Technology & Marketing in Home Entertainment…

Posted on 16 Σεπτεμβρίου , 2006


The advancement from analogue to digital changes the face of home entertainment. New devices, new services, as well as broadband and WIMAX ways to access content give a boost to the home entertainment market. As Internet penetration levelled off in most markets, broadband development has come at the expense of narrowband.

Personal video recorders and content jukeboxes, new means of accessing content signify that consumers can now be entertained watching TV on the Internet, they can download movies to their TV device or carry in small devices their entire discography collection in their pocket. All these effects in the customer side – the end user interface eventually- has turned the entire broadcasting value chain on its head.

Broadband access

The explosion of consumer broadband demand and the technological advancement of wireless home networks seed the market in which consumers – end users – wish to be able to continuously exchange digital media content. This new consumer’s practice combined with the peer to peer (P2P) exchange has created a big disruption in media and video industries which follow behind to respond in the dynamics of their customer direct free exchange paths.

Consumers share content initially to their devices and secondly with other users through P2P connections making use of networks reaching their household in many low cost bundled marketing packages. Rights and content owners try to respond in this free exchange employing copy protection systems.


Pay-TV, in the shade of the new disruptive technologies, continues to develop. Digital operators, clearly targeting to increase their ARPU (Average Revenue per User) as well as new subscribers growth, are increasingly implementing new strategies. To achieve this, they make offerings more attractive by reducing the operational costs involved in providing a compelling service.

Video-on-demand (VOD)

Video on demand (VOD) is the self programming service offering of digital TV (DTV) operators. This way they try to enable access to a range of content, they own or license to the “couch potato viewer”, from the comfort of his living-room whenever the customer desires. 

Digital TV

Digital transmission allows the broadcast of up to eight channels in the space needed for one analogue channel. The efficient use of bandwidth led to cost savings and offered the potential to a number of channels to be delivered in the TV set. That was the first evidence that digital technologies transformed the services, the business models they can exploit as well as the context of the value chain.

High-definition (HD) TV

Since the wide acceptance and up take of colour TVs in the 1970s, manufacturers have advanced very little in the TV sets technology. The average age of a television in a household in Europe is 10 years, and although regular digital TV signals did show improved quality, most consumers simply bought a STB which converts the digital signal to analogue and kept their old analogue TV. But HD TV has an opportunity to lead a step-ahead in technology that requires an upgrade cycle.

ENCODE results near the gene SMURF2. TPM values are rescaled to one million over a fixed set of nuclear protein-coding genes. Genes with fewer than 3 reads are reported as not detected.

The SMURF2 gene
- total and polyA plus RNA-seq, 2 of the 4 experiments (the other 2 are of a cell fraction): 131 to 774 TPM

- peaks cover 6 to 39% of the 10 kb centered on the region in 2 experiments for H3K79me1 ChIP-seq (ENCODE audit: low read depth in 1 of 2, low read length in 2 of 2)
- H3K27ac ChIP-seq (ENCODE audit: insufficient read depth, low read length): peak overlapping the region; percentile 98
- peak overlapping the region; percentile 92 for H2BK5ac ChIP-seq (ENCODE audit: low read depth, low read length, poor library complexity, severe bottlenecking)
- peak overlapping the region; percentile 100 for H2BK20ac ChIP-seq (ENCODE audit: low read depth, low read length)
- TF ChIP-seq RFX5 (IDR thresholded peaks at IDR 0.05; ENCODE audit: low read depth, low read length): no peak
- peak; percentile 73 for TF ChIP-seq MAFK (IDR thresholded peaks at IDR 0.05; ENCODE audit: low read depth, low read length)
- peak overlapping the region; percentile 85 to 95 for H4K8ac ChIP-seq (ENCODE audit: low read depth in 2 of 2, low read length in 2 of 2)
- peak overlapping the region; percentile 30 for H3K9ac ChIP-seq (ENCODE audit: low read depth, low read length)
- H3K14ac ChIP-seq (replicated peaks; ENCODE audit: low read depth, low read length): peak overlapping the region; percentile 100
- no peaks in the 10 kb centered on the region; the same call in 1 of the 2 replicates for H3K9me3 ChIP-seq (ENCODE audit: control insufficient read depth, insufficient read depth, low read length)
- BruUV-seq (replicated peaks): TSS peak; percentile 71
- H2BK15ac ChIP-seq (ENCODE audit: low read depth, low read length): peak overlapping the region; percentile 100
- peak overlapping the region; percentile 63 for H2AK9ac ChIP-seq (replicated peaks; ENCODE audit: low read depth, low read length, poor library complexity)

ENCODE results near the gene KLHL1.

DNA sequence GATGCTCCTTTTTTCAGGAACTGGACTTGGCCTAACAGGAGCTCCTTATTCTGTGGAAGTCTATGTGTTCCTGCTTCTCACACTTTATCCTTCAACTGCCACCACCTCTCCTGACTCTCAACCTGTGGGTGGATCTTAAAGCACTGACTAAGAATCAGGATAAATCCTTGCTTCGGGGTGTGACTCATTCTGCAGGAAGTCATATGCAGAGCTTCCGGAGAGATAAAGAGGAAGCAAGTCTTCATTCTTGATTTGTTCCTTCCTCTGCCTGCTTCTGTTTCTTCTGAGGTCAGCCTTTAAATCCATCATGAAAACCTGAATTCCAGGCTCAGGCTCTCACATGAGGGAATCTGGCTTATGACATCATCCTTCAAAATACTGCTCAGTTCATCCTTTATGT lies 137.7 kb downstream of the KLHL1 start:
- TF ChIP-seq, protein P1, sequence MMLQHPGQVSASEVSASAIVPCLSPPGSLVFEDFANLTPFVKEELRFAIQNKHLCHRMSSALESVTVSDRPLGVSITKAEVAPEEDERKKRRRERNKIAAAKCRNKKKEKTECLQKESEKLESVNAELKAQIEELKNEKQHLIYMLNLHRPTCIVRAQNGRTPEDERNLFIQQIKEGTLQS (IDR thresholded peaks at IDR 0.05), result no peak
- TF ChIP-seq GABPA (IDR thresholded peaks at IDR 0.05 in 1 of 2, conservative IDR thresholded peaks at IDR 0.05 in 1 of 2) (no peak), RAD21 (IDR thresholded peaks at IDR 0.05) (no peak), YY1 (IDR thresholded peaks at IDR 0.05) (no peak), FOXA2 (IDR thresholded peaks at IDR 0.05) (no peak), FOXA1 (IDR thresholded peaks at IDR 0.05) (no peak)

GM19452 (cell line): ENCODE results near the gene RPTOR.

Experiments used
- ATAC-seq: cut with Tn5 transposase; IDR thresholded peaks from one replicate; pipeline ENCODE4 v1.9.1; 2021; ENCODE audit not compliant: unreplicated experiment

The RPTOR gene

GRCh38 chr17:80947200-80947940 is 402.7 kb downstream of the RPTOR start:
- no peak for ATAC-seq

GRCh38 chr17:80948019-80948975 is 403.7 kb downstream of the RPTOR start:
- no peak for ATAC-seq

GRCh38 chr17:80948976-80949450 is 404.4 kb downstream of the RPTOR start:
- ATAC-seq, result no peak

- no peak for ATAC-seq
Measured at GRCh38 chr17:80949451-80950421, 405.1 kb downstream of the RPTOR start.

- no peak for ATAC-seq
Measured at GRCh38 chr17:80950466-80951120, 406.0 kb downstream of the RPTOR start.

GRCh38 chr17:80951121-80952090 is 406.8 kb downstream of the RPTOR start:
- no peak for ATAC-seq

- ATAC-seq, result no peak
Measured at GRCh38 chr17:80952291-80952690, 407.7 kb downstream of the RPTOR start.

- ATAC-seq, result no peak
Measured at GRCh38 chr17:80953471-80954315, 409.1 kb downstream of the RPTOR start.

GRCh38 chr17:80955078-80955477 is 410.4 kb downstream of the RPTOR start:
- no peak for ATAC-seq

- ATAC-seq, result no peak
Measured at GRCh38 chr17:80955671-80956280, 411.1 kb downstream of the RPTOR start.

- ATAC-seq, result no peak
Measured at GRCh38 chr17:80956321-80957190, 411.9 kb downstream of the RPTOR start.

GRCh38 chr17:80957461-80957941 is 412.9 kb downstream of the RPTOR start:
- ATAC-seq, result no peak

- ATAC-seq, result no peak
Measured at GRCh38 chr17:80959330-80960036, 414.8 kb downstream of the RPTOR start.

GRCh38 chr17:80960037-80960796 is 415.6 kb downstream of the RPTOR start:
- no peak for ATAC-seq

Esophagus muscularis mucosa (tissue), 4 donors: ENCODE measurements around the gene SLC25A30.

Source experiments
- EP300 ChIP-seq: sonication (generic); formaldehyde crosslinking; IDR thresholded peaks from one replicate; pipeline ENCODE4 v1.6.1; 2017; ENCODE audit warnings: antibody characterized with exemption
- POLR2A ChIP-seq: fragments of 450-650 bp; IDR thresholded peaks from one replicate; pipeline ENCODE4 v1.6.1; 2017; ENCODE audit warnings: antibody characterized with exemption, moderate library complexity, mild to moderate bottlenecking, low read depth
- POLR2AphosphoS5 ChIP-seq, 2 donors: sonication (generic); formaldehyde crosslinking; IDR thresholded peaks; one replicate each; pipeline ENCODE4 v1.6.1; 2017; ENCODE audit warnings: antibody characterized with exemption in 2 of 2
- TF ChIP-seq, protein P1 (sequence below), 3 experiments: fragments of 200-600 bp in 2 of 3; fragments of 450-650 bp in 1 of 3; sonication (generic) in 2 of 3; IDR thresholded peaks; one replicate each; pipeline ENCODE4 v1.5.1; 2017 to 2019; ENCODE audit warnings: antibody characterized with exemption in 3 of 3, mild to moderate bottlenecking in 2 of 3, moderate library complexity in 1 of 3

IP (Internet Protocol) TV

There is a fourth platform for DTV services that emerge with the proliferation of broadband networks which competes digital cable, digital terrestrial television (DTT) and satellite services. As broadband technology improves, DSL providers and Telecom operators seek to build business models to capitalize on their high-speed network upgrades. To achieve that they add video-based services in bundled offers in order either to increase ARPU or sustain low churn rate as a response to the competition.

Wi-MAX broadband

It is useful to describe also the most contemporary evolution in broadband which may reinforce the already emerging market, namely WiMAx. WiMAX is defined as Worldwide Interoperability for Microwave Access by the WiMAX Forum. The Forum describes WiMAX as “a standards-based technology enabling the delivery of last mile wireless broadband access as an alternative to cable and DSL.

There is commonly held misconception though that WiMAX will deliver 70 Mbit/s, over 70 km. Each of these may be true individually, given ideal circumstances, but they are not simultaneously true. WiMAX has some similarities to DSL in this respect, where one can either have high bandwidth or long reach, but not both simultaneously. The other feature to consider with WiMAX is that the bandwidth is shared between users in a given radio sector, so if there are many active users in a single sector, each will get reduced bandwidth.  The challenge, for both the telecoms industry as well as entertainment businesses, is when this technology reaches the simultaneous operation of high bandwidth over long reach within a multicast radio sector. (not sharing the bandwidth among users)

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